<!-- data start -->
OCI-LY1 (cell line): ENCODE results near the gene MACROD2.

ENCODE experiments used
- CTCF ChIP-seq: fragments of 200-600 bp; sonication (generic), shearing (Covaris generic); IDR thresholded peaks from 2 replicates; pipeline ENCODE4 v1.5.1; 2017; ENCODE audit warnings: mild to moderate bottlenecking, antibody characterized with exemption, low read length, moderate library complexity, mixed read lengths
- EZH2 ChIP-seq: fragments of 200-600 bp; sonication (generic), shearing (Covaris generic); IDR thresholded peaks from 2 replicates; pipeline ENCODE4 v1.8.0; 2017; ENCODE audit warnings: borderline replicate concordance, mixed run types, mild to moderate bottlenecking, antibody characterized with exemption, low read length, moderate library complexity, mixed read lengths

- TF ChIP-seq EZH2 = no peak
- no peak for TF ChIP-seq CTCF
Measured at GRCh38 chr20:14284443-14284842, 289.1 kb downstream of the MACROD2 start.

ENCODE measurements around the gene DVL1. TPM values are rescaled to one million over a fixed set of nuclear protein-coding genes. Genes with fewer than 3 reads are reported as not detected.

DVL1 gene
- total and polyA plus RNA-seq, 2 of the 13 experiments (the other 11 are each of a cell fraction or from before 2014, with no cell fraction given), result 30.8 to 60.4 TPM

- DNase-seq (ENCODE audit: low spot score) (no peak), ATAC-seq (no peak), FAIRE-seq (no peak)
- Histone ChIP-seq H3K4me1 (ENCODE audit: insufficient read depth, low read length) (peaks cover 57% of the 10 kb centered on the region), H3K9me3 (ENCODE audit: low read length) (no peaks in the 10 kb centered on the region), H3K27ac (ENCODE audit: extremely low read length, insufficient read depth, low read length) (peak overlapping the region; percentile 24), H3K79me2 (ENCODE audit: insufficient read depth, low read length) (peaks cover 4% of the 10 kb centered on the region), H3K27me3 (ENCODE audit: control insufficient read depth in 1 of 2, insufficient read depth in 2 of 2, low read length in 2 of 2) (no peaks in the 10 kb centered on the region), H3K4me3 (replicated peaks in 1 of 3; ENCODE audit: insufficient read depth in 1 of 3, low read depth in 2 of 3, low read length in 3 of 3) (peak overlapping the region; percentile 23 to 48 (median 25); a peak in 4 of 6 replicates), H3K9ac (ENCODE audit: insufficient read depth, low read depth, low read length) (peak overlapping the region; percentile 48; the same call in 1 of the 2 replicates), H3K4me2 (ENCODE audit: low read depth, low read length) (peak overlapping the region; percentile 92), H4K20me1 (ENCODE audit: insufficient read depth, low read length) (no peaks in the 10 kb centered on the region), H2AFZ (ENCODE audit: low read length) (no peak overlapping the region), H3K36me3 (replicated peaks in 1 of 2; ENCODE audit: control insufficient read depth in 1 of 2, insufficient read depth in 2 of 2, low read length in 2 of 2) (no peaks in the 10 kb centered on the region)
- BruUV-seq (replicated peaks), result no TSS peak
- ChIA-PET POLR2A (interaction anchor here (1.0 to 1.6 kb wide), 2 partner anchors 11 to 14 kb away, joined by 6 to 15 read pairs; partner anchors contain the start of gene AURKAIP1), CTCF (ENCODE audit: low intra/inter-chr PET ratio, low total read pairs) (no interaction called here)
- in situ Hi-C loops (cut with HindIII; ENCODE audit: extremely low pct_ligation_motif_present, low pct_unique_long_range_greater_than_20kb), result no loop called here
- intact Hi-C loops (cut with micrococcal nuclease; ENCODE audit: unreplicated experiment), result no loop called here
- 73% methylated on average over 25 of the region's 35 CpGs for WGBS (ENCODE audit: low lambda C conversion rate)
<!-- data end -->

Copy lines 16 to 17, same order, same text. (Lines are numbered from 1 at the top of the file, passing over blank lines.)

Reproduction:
- intact Hi-C loops (cut with micrococcal nuclease; ENCODE audit: unreplicated experiment), result no loop called here
- 73% methylated on average over 25 of the region's 35 CpGs for WGBS (ENCODE audit: low lambda C conversion rate)